Thus do we see James Williams, BBC Wales Brexit correspondent, deliver a piece headed "From farm to fork: The future of Welsh lamb post-Brexit". In the Ceiriog Valley, in Wrexham, he trills, Caryl Hughes is the fifth generation of her family to farm the land and its thousands of sheep. "'I'm pretty optimistic', the 27 year-old tells me as we follow more than 3,000 sheep to the fields", Williams's vapid narrative runs (cue pic of gambolling lamb).

And, amid the blather on tariffs, there is not a single mention of Notices to Stakeholders, to Border Inspection Posts or the need for veterinary inspection. Nothing is said of the small fact that the UK will be de-listed for the purposes of exporting goods of animal origin and, for a time after Brexit (in the event of no agreed transition period), export of Welsh lamb to the continent will be forbidden.

All we get is that it would be "catastrophic" for sheep farmers, according to John Richards of the Meat Marketing Board, Hybu Cig Cymru (HCC) if Welsh farmers faced tariffs. But this same fool sees Theresa May's plan of reaching a tariff-free free trade agreement with the EU, outside the single market and customs union as "very positive".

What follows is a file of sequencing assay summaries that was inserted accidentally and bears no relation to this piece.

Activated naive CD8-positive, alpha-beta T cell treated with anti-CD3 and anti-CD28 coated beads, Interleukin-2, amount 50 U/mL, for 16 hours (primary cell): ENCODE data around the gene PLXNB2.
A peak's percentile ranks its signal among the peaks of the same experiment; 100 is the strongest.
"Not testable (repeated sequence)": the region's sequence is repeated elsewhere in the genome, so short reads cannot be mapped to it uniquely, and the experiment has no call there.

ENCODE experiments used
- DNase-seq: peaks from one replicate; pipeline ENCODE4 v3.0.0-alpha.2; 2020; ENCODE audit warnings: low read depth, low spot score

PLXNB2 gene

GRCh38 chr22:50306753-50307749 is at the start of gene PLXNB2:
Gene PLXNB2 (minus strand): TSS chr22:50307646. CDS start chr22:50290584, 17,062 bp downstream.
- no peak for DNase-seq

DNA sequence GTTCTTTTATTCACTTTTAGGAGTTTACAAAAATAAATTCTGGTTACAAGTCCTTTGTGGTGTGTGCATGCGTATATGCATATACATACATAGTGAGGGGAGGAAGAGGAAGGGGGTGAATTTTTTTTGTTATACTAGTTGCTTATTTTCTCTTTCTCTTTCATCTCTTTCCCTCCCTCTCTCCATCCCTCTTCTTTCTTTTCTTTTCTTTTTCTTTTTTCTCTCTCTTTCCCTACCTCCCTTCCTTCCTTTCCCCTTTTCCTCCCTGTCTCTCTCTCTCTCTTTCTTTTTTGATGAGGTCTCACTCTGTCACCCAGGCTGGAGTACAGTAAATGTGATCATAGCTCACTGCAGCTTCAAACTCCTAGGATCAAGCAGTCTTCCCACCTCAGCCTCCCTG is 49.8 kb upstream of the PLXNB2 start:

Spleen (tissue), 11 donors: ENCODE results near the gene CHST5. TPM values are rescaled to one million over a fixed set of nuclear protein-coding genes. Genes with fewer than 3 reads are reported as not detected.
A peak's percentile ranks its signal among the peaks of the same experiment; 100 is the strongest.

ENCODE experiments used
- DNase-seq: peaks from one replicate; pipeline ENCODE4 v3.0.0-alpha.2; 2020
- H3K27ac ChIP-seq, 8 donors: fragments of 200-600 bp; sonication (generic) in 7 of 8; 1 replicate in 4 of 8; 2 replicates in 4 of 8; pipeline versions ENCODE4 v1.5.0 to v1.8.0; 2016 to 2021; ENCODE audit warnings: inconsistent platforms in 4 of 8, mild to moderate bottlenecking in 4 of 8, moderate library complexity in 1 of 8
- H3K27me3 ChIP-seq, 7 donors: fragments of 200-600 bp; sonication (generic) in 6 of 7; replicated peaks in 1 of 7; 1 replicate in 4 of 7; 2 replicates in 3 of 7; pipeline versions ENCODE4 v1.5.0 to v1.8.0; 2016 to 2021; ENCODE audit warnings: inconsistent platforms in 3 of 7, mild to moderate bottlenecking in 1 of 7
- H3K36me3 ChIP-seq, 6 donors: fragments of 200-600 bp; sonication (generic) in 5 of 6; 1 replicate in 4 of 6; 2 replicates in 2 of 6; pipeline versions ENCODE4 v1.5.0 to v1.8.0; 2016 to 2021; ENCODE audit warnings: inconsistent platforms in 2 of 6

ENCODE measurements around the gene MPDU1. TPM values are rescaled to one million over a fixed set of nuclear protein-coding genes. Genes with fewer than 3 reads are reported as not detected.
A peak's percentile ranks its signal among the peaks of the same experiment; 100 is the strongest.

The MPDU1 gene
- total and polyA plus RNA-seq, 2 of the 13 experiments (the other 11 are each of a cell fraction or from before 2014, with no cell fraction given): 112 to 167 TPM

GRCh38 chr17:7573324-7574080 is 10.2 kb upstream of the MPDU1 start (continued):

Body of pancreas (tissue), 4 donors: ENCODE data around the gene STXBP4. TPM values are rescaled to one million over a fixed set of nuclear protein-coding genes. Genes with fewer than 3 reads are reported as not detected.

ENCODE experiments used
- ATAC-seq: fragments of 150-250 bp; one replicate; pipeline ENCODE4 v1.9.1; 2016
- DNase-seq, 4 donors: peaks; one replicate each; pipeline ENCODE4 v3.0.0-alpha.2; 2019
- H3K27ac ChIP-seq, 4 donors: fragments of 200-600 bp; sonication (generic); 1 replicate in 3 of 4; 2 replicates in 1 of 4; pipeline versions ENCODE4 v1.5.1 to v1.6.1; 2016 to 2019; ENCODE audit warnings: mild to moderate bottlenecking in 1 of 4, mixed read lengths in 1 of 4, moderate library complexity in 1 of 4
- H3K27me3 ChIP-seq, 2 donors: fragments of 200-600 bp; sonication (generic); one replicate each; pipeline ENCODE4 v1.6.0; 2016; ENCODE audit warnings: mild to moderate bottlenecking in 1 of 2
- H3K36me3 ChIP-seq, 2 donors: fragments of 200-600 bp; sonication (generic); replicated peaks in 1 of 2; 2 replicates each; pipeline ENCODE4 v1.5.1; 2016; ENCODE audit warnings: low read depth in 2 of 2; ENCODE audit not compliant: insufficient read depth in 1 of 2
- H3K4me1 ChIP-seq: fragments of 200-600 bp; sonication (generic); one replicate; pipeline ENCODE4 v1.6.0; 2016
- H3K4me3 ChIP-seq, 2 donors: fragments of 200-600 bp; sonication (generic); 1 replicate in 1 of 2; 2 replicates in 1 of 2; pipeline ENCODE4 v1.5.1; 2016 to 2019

Ironically, the reference to the meat trade tells us that some of the bigger players in Wales have hundreds of workers on their books and rely heavily on hiring people from other EU countries – 63 percent of abattoir staff and 90 percent of slaughterhouse vets are EU nationals, we are told.

Lost in history is the story of how the imposition of foreign vets by EU law was the direct cause of the closure of hundreds of small abattoirs, gravely damaging the meat industry and curtailing consumer choice. The potential removal of these vets (for which we fought so hard in the 90s) is now treated as a downside of Brexit.

With that, the piece drones on to a closure, with Helen Davies of the National Sheep Association telling us that "we will survive". She adds: "We all might have to work just a little bit harder to survive to start off with but I think once we've got over that initial sort of coming out of Brexit, I think there will be a positive future for us".

"It's difficult on the Brexit front-line", the BBC enfant savant concludes, "but one thing is for sure - the Welsh lamb industry is up for the fight".